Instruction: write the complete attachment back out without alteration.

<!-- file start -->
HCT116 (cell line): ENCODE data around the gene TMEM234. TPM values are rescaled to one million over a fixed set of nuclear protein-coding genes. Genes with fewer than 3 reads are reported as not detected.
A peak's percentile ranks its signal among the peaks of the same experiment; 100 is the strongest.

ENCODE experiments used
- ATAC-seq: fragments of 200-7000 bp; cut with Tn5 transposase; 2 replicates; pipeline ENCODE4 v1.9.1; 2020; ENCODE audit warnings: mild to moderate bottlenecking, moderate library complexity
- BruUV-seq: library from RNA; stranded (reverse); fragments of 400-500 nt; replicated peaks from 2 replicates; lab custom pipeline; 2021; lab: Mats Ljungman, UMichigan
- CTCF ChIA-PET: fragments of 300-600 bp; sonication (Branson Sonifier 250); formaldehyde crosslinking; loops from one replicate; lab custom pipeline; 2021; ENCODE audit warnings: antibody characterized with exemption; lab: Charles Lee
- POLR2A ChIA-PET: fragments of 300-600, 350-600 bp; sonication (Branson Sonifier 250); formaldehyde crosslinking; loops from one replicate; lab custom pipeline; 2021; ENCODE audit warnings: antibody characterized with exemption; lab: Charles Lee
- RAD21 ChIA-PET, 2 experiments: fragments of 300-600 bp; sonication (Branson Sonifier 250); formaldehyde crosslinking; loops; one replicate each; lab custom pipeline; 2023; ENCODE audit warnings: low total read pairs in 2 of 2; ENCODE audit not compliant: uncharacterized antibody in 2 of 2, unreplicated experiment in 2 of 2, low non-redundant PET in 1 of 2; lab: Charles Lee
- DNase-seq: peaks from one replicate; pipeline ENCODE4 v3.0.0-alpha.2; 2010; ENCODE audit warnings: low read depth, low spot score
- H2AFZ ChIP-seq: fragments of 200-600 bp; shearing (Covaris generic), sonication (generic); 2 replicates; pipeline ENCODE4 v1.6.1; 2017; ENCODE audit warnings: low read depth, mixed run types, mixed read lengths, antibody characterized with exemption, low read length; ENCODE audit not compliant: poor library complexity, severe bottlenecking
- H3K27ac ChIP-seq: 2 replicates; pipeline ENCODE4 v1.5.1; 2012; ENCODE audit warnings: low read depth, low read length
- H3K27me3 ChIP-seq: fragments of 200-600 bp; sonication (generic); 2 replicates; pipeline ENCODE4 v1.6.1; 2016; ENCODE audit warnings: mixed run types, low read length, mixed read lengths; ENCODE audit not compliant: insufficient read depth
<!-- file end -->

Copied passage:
HCT116 (cell line): ENCODE data around the gene TMEM234. TPM values are rescaled to one million over a fixed set of nuclear protein-coding genes. Genes with fewer than 3 reads are reported as not detected.
A peak's percentile ranks its signal among the peaks of the same experiment; 100 is the strongest.

ENCODE experiments used
- ATAC-seq: fragments of 200-7000 bp; cut with Tn5 transposase; 2 replicates; pipeline ENCODE4 v1.9.1; 2020; ENCODE audit warnings: mild to moderate bottlenecking, moderate library complexity
- BruUV-seq: library from RNA; stranded (reverse); fragments of 400-500 nt; replicated peaks from 2 replicates; lab custom pipeline; 2021; lab: Mats Ljungman, UMichigan
- CTCF ChIA-PET: fragments of 300-600 bp; sonication (Branson Sonifier 250); formaldehyde crosslinking; loops from one replicate; lab custom pipeline; 2021; ENCODE audit warnings: antibody characterized with exemption; lab: Charles Lee
- POLR2A ChIA-PET: fragments of 300-600, 350-600 bp; sonication (Branson Sonifier 250); formaldehyde crosslinking; loops from one replicate; lab custom pipeline; 2021; ENCODE audit warnings: antibody characterized with exemption; lab: Charles Lee
- RAD21 ChIA-PET, 2 experiments: fragments of 300-600 bp; sonication (Branson Sonifier 250); formaldehyde crosslinking; loops; one replicate each; lab custom pipeline; 2023; ENCODE audit warnings: low total read pairs in 2 of 2; ENCODE audit not compliant: uncharacterized antibody in 2 of 2, unreplicated experiment in 2 of 2, low non-redundant PET in 1 of 2; lab: Charles Lee
- DNase-seq: peaks from one replicate; pipeline ENCODE4 v3.0.0-alpha.2; 2010; ENCODE audit warnings: low read depth, low spot score
- H2AFZ ChIP-seq: fragments of 200-600 bp; shearing (Covaris generic), sonication (generic); 2 replicates; pipeline ENCODE4 v1.6.1; 2017; ENCODE audit warnings: low read depth, mixed run types, mixed read lengths, antibody characterized with exemption, low read length; ENCODE audit not compliant: poor library complexity, severe bottlenecking
- H3K27ac ChIP-seq: 2 replicates; pipeline ENCODE4 v1.5.1; 2012; ENCODE audit warnings: low read depth, low read length
- H3K27me3 ChIP-seq: fragments of 200-600 bp; sonication (generic); 2 replicates; pipeline ENCODE4 v1.6.1; 2016; ENCODE audit warnings: mixed run types, low read length, mixed read lengths; ENCODE audit not compliant: insufficient read depth